The only Nepenthes sp. that occurs in India and is endemic there. It occurs on the eponymous Khasi Mountains in Meghalaya at 1000-1500 m.a.s.l.. In India Nepenhtes khasiana has the trivial names "Tiew-rakot" (demon plant), "kset phare" (lidded fly net) and "Memang-koksi" (devil's basket). Due to acid drainage from mines and habitat loss, Nepenthes khasiana is acutely threatened and therefore listed on CITES Appendix 1 (WA I). The pitchers are greenish-yellow in colour and show a reddish reticulation. The peristome is usually yellow.Especially well known is the hybrid with N. khasiana called N. x gaya.Prolific species as long as the conditions fit.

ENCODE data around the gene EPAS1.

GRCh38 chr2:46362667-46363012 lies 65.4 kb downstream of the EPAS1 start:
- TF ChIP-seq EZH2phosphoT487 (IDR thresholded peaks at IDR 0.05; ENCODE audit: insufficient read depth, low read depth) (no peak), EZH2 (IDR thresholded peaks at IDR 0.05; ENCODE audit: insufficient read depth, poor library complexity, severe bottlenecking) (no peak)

Winterpause! Alle neuen Bestellungen werden auf März 2023 terminiert! Ab Dezember werden wir neue Bestände in den Webshop einpflegen.
Winter break! All new orders will be scheduled for March 2023. We will start to update the shop inventory in December.